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Jeff Bezos answers question from David Rubenstein. Saul Loeb/AFP/Getty Images

Jeff Bezos gave a master class on life and business onstage in Washington last night, with this keeper advice: "All of my best decisions in business and in life have been made with heart, intuition, guts, ... not analysis."

"If you can make a decision with analysis, you should do so. But it turns out in life that your most important decisions are always made with instinct and intuition."
— Amazon CEO Jeff Bezos
  • "Everything I have ever done has started small," Bezos added, drawing laughter at the 32nd anniversary dinner of the Economic Club of Washington, D.C.:
  • "Amazon [now with 500,000 employees] ... started with five people."
  • "It's hard to remember for you guys, but for me it's like yesterday I was driving the packages to the post office myself, and hoping one day we could afford a forklift."

Amazon's president, CEO and chairman was interviewed at the Washington Hilton for 70 minutes by David Rubenstein, co-founder and co-executive chairman of The Carlyle Group (one of the world’s largest private equity firms), and president of the Economic Club.

  • After a long answer, Rubenstein joked: "I'm not used to cutting off the richest man in the world."

Bezos, 54, owns The Washington Post, where today he'll cut the ribbon on a newsroom expansion to accommodate 850 journalists and 350 engineers. He drew applause with his defense of the press:

  • "What the president should say is, 'This is right. This is good. I'm glad I'm being scrutinized.' And that would be so secure and confident."
  • "But it's really dangerous to demonize the media. ... It's dangerous to say that they're the enemy of the people."

Turning to business best practices, Bezos said he sets his first meeting at 10 a.m.:

  • "I go to bed early and I get up early. I like to putter in the morning. So I like to read the newspaper. I like to have coffee. I like have breakfast with my kids before they go to school."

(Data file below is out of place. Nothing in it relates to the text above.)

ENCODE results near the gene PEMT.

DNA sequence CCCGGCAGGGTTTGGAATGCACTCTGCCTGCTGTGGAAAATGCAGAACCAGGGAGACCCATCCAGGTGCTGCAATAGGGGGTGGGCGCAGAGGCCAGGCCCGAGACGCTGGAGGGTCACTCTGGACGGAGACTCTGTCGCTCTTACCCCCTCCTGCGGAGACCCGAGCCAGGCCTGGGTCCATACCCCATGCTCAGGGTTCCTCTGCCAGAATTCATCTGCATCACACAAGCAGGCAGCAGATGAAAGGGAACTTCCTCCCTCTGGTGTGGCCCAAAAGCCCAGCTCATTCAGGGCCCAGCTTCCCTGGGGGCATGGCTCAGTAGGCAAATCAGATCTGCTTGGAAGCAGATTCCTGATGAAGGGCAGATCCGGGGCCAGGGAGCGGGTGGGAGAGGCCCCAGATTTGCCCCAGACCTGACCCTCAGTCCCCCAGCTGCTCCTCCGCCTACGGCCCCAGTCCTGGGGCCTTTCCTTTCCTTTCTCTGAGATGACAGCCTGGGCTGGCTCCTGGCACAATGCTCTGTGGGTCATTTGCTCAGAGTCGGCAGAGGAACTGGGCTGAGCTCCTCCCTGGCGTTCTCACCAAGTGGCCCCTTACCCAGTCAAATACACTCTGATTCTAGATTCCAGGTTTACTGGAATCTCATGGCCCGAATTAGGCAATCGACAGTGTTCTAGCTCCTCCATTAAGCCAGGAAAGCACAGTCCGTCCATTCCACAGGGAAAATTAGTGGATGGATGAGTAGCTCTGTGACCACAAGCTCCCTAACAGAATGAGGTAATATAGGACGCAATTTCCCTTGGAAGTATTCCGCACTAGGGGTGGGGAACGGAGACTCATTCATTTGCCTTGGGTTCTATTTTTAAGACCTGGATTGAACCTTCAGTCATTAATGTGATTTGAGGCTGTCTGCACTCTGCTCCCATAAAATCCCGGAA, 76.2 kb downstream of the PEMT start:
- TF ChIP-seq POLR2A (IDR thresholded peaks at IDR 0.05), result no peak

• "I do my high-IQ meetings before lunch. Like anything that's going to be really mentally challenging, that's a 10 o'clock meeting. And by 5 p.m., I'm like, 'I can't think about that today. Let's try this again tomorrow at 10 a.m.'"

Bezos said he gets eight hours of sleep:

  • "I prioritize it. ... I think better. I have more energy. My mood is better."
  • "As a senior executive, you get paid to make a small number of high-quality decisions. Your job is not to make thousands of decisions every day."
  • "Is that really worth it if the quality of those decisions might be lower because you're tired or grouchy?"

"All of our senior executives operate the same way I do. They work in the future, they live in the future."

  • "Right now, I'm working on a quarter that's going to reveal itself in 2021 sometime."
  • "If I make, like, three good decisions a day, that's enough."
  • "Warren Buffett says he's good if he makes three good decisions a year." [Laughter].
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Go deeper

Laurel Hubbard to become 1st openly trans athlete to compete at Olympics

New Zealand's Laurel Hubbard at the Gold Coast 2018 Commonwealth Games in Australia, when she became the first openly transgender athlete to represent NZ. Photo: Scott Barbour/Getty Images

The New Zealand Olympic Committee has announced that Laurel Hubbard has been selected for the women's weightlifting team for the Tokyo Games — making her the first openly transgender athlete to compete at the event.

The big picture: Hubbard, 43, is part of a five-member Kiwi weightlifting team and will compete in the women's super heavyweight category. Meanwhile, BMX rider Chelsea Wolfe will become the first openly trans athlete to travel to the Olympics with Team USA, when she arrives in Tokyo as a reserve rider.

American Airlines cuts hundreds of flights amid demand surge

Photo: Joe Raedle/Getty Images

American Airlines announced Sunday that it's cutting some 950 flights from its schedule, including 296 this weekend, to reduce potential pressure on its operations, the Wall Street Journal first reported.

Driving the news: The U.S. vaccine rollout has led to a massive increase in travel bookings. The airline noted in an emailed statement that it's facing an "incredibly quick ramp up of customer demand."

Updated 4 hours ago - Politics & Policy

Florida Pride parade fatal crash a "tragic accident," police say

Participants walk away as police investigate the scene where a pickup truck drove into a crowd of people at a Pride parade in Wilton Manors, Florida, on Saturday. Photo: Jason Koerner/Getty Images

Police said Sunday they believe a driver unintentionally hit spectators at a weekend Pride parade in Wilton Manors, Florida, resulting in the death of one man and leaving another person hospitalized.

The latest: Addressing speculation that the crash may have been a hate crime against the LGBTQ community, Wilton Manors police chief Gary Blocker said in a statement: "Today we know yesterday's incident was a tragic accident, and not a criminal act directed at anyone, or any group of individuals."

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